• LCD/HDTV screens

  • Length of time much less than movie

  • Used images rather than motion pictures


Objectives

Objectives

  • To determine the frequency of headaches among viewers of 3D as compared to 2D movies in theater settings

  • To evaluate risk factors for adverse health effects of 3D movies and identify potential susceptible populations


Headaches and viewing of 3 dimensional 3d movies in theaters

3D movies and headaches

Group 1:

2D vs. 3D movies

Group 2:

Effect of age

Group 3:

Vision problems

Institutional Review Board – exempt status

Create surveys - SurveyMonkey®

Distribute surveys – friends, colleagues, relatives

n = 66, 38

n = 140

n = 85

Analyze data – Exact methods used to calculate odds ratios, 95% confidence intervals odds using Egret for Windows. Exact logistic regression calculated using SAS 9.3.


Other considerations

Other considerations…

  • Gender

  • Migraine susceptibility

  • Contacts, prescription glasses

  • Sitting location in theater

  • Food/drink consumed, alcohol use


Group 1 2d vs 3d movie viewing

Group 1: 2D vs. 3D movie viewing


Group 1 2d vs 3d movie viewing1

Group 1: 2D vs. 3D movie viewing


Group 2 risk factors for headaches among 140 viewers of 3d movies

Group 2: risk factors for headaches among 140 viewers of 3D movies


Group 2 risk factors for headaches among 140 viewers of 3d movies1

Group 2: risk factors for headaches among 140 viewers of 3D movies


Group 2 cont

Group 2 cont.

Multivariable analysis


Group 3 risk factors for headaches among 85 viewers of 3d movies

Group 3: risk factors for headaches among 85 viewers of 3D movies

* Gender was missing for 1 individual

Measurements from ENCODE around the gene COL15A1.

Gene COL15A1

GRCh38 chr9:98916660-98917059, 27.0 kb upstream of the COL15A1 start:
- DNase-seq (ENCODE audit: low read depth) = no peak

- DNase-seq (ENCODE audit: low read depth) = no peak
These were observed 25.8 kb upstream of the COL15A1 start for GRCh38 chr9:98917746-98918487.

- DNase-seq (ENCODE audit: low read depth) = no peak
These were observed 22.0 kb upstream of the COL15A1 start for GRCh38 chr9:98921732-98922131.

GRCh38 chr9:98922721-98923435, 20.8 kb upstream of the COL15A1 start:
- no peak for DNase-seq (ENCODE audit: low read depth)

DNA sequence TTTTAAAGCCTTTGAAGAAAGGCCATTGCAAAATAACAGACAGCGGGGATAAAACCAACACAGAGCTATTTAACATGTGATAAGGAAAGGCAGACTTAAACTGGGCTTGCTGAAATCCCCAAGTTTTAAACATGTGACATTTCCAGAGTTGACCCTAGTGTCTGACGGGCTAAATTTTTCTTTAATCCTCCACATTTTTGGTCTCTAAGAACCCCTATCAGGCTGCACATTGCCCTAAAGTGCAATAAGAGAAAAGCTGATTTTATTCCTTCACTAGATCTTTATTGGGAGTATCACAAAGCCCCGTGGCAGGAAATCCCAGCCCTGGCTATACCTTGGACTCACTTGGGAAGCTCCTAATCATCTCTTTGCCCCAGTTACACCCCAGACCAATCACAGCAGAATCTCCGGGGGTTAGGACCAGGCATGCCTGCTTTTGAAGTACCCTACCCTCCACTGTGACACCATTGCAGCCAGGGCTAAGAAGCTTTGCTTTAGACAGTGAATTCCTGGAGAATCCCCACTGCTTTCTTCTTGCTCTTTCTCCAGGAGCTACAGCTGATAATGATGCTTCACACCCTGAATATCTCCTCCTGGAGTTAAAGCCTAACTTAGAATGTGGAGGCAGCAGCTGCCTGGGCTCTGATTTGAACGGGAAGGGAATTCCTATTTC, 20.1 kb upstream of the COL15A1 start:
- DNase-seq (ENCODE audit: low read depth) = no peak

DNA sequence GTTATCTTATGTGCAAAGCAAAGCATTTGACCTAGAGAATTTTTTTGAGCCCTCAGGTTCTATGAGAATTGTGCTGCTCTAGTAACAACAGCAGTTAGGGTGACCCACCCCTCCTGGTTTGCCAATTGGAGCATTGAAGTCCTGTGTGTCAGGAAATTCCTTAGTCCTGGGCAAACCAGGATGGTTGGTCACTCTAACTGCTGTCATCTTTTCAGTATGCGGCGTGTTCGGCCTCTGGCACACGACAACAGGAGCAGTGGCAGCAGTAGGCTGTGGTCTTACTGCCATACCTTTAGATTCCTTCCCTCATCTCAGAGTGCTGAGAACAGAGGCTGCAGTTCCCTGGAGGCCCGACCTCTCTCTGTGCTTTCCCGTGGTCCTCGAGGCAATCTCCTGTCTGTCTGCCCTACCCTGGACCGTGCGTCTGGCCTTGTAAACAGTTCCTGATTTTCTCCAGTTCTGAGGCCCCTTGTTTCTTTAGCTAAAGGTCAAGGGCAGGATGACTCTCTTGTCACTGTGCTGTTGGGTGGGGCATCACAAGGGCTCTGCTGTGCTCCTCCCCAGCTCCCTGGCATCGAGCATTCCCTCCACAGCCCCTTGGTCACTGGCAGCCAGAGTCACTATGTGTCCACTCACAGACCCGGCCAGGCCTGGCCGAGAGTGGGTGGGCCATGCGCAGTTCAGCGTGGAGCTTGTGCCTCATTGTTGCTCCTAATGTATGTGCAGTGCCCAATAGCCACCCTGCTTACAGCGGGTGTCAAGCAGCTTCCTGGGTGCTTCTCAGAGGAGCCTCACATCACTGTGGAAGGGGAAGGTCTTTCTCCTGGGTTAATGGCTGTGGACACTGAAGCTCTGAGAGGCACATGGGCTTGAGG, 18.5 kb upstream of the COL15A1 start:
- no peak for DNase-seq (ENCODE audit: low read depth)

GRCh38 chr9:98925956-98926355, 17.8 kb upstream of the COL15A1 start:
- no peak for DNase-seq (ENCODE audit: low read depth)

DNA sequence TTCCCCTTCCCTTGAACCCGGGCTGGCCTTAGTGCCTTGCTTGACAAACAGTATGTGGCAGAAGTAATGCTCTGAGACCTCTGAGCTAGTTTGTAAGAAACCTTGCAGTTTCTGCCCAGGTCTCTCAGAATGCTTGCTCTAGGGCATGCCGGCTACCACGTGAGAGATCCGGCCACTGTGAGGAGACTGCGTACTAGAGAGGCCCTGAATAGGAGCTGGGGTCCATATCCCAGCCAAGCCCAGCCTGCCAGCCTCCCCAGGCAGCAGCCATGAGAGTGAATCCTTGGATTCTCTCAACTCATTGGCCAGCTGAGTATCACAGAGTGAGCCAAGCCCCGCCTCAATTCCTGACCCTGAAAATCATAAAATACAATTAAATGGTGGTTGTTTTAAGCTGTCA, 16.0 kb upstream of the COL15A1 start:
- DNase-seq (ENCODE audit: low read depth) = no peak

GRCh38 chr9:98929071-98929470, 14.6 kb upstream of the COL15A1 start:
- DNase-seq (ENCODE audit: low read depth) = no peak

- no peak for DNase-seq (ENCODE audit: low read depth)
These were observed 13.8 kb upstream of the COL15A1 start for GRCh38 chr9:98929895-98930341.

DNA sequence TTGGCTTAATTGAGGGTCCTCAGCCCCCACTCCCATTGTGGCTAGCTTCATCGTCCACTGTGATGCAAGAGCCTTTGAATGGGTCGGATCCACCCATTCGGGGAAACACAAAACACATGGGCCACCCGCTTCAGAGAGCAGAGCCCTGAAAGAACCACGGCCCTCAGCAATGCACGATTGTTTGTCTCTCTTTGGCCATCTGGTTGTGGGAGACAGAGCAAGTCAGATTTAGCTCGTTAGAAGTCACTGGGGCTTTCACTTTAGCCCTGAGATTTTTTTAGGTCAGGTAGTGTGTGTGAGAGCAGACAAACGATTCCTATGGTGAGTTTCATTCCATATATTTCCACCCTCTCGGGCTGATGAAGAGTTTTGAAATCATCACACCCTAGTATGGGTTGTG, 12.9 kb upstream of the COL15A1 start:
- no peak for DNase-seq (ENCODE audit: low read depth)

Group 3 risk factors for headaches among 85 viewers of 3d movies1

Group 3: risk factors for headaches among 85 viewers of 3D movies

* Gender was missing for 1 individual


Conclusions

Conclusions

  • Headaches uncommon among 2D viewers vs. 3D viewers (4% vs. 14%, respectively)

  • Other risk factors could include viewers

    • < 40 years-old

    • Prior diagnosis of migraine

    • Eyeglasses + 3D glasses

    • Females

  • 12 – 17% of viewers of 3D movies reported headaches


Limitations

Limitations

  • Surveys not designed to combine results

    • Different age brackets

    • Different questions asked

  • Samples sizes still low

  • Age cutoff at 18 years-old

  • All movies grouped together


Future directions

Future directions

  • More comprehensive study with larger sample sizes

  • Animated vs. live-action movie

  • Technology differences (how projected, type of glasses worn)

  • Seating position

  • Survey administered directly after movie watched

  • Other studies using 3DTV, 3D video games, 3D camera/video cameras


Acknowledgements

Acknowledgements

  • Dr. Michael Marmor

  • Group 1:

    • Xin Cheng

    • Brittany Garrett

    • Sean Quarry

    • Michael Wajnrajch, MD

  • Group 2:

    • Jieying Jiang

    • Alexandra Munoz

    • June Kim

    • Julie Robinson

    • Eric Saunders

  • Group 3:

    • Colleen Sabella

    • AlyshaUrniasz

    • Joshua Vaughan

    • LitalYinon

    • Enhan Zhang

  • New York University Graduate School of Arts and Science